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How to tell when someone is lying

Few unconventional ways to spot a liar

Lying and deception are common human behaviours. There have been various researches suggesting why people lie, what the thought process is, and what the signs of a liar are. The reality is that most people lie from time to time. At times these are lies intended to protect someone else’s feelings. We also like to believe that we are pretty good at detecting lies, and there are various ways of finding dishonesty.

Some of the most common nonverbal cues are as follows:

  • Liars tend to fidget and squirm
  • They won’t look you in the eye
  • They have shifty eyes when they are telling a lie

However, research suggests that most of these notions are simply old wives' tales.

Shocked? Well, don’t be. We have compiled a list of few other signs of a liar.

1. Behavioural pause or delay

You ask any question to the person and you get nothing initially. After a little pause and delay, he begins to respond. If you ask someone, “On this date ten years ago, what were you doing?” The person will invariably pause before responding, as it’s not a question that naturally evokes an immediate response—he has to think about it, and likely still won’t be able to offer a meaningful response. Now ask them, “On this date ten years ago, did you rob a bank?” Much more likely, there will be no pause—your friend will immediately respond, “No!” or “Of course not!” This drives home the point that the delay needs to be considered in the context of whether it’s appropriate for the question.

2. Verbal/non-verbal disconnect

Our brains are wired in a way that it causes our verbal and nonverbal behaviours to naturally match up. So when there’s a disconnect, we consider that a potential deceptive indicator. A common disconnect to watch out for occurs when a person nods affirmatively while saying, “No,” or turns his head from side to side while saying, “Yes.” Try to nod your head while saying no and you’d find that you really have to force yourself through the motion. Yet, a deceptive person will potentially do it without even thinking about it.

3. Hiding the mouth or eyes

When being untruthful, a deceptive person will often hide her mouth or eyes. There is a natural tendency to want to cover over a lie, so if a person’s hand goes in front of her mouth while she’s responding to a question, that’s significant. Similarly, there’s a natural inclination to shield oneself from the reaction of those who are being lied to. If a person shields her eyes while she’s responding to a question, what she might well be indicating, on a subconscious level, is that she can’t bear to see the reaction to the whopper she’s telling.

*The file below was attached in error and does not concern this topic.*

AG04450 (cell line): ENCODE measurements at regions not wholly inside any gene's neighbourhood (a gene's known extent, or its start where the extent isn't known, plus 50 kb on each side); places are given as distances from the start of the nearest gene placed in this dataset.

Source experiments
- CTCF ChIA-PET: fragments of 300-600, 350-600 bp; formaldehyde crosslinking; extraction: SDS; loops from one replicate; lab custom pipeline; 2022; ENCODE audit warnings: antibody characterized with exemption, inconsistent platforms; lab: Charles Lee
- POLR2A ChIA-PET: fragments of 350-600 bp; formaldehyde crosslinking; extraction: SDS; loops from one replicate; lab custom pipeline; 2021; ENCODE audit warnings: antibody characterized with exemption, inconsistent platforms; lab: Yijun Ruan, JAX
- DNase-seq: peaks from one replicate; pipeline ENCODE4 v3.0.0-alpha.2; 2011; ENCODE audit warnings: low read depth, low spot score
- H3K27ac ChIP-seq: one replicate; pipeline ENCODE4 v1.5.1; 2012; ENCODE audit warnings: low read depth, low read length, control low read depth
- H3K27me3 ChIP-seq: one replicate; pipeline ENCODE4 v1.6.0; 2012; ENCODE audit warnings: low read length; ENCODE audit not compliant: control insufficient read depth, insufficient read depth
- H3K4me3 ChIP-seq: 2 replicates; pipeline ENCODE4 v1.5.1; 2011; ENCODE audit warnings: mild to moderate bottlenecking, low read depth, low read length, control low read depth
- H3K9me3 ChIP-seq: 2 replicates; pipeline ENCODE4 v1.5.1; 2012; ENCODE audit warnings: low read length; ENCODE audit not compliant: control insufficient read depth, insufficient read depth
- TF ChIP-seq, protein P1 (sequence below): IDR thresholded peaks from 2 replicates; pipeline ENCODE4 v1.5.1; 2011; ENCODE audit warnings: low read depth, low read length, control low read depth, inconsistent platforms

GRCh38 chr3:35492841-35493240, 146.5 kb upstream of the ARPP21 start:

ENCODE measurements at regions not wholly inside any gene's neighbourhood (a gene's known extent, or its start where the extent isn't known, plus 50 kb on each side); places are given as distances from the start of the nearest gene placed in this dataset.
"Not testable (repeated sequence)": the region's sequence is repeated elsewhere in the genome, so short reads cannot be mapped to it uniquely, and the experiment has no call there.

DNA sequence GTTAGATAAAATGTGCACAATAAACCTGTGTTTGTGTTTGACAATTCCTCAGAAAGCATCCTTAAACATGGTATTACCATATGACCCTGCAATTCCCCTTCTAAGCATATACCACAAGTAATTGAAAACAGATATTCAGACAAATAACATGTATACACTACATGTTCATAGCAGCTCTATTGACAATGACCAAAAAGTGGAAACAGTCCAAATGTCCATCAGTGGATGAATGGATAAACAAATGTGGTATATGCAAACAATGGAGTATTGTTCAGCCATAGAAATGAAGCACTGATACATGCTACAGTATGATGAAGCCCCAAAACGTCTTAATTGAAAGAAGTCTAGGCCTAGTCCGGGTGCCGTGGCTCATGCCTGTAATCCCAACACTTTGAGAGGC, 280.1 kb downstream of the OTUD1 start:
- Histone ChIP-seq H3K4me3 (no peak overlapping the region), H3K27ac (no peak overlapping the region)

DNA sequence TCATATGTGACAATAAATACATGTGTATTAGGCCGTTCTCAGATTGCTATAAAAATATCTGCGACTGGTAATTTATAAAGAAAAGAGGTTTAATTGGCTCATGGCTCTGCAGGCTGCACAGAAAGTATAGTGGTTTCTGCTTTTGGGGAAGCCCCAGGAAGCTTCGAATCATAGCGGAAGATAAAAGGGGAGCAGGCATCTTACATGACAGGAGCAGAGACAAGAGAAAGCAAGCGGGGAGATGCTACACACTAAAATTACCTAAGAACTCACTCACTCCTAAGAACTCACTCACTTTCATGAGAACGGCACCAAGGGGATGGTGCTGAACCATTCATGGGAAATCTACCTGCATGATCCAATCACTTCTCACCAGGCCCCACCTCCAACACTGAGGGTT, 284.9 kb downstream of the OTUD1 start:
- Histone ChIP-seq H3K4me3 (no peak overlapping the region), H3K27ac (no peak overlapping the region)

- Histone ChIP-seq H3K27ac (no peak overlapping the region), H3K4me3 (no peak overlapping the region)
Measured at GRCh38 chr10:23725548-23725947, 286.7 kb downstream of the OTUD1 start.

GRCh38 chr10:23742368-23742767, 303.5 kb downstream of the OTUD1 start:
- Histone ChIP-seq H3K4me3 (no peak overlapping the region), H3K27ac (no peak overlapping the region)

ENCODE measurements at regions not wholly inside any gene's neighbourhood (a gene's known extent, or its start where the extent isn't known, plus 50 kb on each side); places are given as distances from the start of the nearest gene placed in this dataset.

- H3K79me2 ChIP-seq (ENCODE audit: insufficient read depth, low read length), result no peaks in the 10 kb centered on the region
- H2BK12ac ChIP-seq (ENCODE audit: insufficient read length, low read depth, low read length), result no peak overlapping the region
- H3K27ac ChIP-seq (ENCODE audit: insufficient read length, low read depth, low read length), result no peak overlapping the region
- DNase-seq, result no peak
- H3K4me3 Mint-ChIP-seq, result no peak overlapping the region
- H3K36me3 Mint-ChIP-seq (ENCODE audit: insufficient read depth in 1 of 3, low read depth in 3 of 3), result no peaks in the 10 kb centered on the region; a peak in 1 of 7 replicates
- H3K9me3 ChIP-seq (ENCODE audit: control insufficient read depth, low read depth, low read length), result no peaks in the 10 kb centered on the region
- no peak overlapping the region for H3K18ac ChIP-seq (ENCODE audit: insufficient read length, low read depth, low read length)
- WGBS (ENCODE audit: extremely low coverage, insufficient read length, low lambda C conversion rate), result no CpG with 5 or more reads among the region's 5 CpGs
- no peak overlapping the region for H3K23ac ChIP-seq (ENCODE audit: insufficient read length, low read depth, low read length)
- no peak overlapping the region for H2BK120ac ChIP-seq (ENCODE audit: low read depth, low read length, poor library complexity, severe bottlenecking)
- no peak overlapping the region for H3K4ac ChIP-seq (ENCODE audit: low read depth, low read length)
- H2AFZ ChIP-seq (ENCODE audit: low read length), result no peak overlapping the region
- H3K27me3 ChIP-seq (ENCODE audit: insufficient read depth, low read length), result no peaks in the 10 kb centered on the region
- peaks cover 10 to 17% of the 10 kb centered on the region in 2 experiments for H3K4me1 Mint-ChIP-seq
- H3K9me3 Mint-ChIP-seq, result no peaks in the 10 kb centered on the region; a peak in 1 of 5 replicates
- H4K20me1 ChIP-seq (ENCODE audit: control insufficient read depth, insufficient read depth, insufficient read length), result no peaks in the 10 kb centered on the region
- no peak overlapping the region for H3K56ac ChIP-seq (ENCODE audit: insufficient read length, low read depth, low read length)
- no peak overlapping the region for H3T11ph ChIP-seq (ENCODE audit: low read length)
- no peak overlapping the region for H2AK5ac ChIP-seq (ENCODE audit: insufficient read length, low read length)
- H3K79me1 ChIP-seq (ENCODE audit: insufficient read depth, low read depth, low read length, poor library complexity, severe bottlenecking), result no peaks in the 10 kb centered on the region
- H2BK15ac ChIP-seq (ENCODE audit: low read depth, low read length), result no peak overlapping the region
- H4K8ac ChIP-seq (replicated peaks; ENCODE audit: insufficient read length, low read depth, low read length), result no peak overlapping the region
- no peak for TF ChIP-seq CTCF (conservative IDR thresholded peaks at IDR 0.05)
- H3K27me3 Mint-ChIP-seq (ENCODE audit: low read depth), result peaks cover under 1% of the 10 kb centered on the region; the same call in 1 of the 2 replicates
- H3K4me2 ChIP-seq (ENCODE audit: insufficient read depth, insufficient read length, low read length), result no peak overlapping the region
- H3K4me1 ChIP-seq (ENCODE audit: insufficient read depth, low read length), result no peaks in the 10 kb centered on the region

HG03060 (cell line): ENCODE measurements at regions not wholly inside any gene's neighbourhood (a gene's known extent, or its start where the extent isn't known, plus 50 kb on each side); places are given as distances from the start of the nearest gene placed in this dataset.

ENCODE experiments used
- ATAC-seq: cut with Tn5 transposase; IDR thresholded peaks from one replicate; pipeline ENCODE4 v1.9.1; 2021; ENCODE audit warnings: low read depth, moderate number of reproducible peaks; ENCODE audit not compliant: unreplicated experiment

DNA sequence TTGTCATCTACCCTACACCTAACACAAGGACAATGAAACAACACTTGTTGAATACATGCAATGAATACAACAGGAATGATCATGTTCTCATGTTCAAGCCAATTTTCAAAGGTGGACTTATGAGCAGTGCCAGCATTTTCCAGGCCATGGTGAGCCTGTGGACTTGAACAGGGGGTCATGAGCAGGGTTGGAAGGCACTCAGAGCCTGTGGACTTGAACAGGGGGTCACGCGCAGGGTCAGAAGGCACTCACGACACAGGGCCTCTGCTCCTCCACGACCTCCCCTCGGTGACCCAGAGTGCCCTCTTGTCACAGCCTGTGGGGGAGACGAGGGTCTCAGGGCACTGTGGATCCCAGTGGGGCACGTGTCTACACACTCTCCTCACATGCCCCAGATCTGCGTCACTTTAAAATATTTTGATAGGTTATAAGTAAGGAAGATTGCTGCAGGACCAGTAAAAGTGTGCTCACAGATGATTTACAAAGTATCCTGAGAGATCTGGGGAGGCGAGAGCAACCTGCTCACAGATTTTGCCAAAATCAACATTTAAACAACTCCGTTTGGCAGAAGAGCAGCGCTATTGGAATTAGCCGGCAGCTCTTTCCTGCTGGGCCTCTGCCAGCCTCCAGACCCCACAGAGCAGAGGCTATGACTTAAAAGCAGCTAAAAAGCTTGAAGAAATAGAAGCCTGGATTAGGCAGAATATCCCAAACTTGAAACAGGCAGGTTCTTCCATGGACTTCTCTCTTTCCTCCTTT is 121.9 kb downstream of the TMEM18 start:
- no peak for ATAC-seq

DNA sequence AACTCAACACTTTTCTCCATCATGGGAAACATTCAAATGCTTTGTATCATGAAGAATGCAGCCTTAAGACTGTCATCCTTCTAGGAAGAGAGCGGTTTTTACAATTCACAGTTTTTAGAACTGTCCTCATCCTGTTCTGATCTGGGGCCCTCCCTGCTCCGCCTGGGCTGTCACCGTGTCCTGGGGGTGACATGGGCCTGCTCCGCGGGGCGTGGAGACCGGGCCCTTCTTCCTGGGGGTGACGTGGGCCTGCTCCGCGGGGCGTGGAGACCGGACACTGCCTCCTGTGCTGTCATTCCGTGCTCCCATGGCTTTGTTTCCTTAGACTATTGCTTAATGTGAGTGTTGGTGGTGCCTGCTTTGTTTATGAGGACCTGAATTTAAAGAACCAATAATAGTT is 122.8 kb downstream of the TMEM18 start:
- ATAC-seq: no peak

4. Throat-clearing or swallowing

If a person clears his throat or performs a significant swallow prior to answering the question, that’s a potential problem. If he does it after he answers, that’s not a problem.

5. Hand-to-face activity

Look out for anything a person does with his face or in the head region in response to your question. The reason goes is simple. You’ve asked a question, and the question creates a spike in anxiety because a truthful response would be incriminating. That, in turn, triggers the autonomic nervous system to go to work to dissipate the anxiety, draining blood from the surfaces of the face, the ears, and the extremities—which can create a sensation of cold or itchiness. Without the person even realizing it, his hands are drawn to those areas, or there’s a wringing or rubbing of the hands.

6. Grooming gestures

Another way that some people may dissipate anxiety is through physical activity in the form of grooming oneself or their immediate surroundings. When responding to a question, a deceptive man might adjust his tie or shirt cuffs, or maybe his glasses. An untruthful woman might move a few strands of hair behind her ear, or straighten her skirt. Tidying up the surroundings is another form of grooming gesture. You ask a question, and suddenly the phone isn’t turned the right way, the glass of water is too close, or the pencil isn’t in the right place.